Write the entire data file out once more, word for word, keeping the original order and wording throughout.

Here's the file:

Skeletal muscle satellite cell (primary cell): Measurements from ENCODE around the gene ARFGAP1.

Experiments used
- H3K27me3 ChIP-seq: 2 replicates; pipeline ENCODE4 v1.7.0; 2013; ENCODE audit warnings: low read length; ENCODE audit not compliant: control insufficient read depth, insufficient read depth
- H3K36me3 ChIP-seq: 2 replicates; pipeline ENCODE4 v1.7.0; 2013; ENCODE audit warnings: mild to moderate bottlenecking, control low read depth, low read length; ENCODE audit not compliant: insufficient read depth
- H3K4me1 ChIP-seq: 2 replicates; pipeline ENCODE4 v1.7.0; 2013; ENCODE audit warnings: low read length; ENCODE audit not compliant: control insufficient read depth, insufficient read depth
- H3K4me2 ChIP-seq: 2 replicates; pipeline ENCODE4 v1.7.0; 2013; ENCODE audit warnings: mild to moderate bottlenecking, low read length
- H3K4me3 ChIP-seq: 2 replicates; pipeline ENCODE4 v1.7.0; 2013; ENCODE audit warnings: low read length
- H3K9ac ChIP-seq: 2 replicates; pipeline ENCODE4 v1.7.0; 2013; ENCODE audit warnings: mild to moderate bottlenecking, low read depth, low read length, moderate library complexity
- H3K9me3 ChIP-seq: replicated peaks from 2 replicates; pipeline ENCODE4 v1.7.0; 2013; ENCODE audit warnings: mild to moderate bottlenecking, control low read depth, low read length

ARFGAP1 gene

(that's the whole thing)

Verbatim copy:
Skeletal muscle satellite cell (primary cell): Measurements from ENCODE around the gene ARFGAP1.

Experiments used
- H3K27me3 ChIP-seq: 2 replicates; pipeline ENCODE4 v1.7.0; 2013; ENCODE audit warnings: low read length; ENCODE audit not compliant: control insufficient read depth, insufficient read depth
- H3K36me3 ChIP-seq: 2 replicates; pipeline ENCODE4 v1.7.0; 2013; ENCODE audit warnings: mild to moderate bottlenecking, control low read depth, low read length; ENCODE audit not compliant: insufficient read depth
- H3K4me1 ChIP-seq: 2 replicates; pipeline ENCODE4 v1.7.0; 2013; ENCODE audit warnings: low read length; ENCODE audit not compliant: control insufficient read depth, insufficient read depth
- H3K4me2 ChIP-seq: 2 replicates; pipeline ENCODE4 v1.7.0; 2013; ENCODE audit warnings: mild to moderate bottlenecking, low read length
- H3K4me3 ChIP-seq: 2 replicates; pipeline ENCODE4 v1.7.0; 2013; ENCODE audit warnings: low read length
- H3K9ac ChIP-seq: 2 replicates; pipeline ENCODE4 v1.7.0; 2013; ENCODE audit warnings: mild to moderate bottlenecking, low read depth, low read length, moderate library complexity
- H3K9me3 ChIP-seq: replicated peaks from 2 replicates; pipeline ENCODE4 v1.7.0; 2013; ENCODE audit warnings: mild to moderate bottlenecking, control low read depth, low read length

ARFGAP1 gene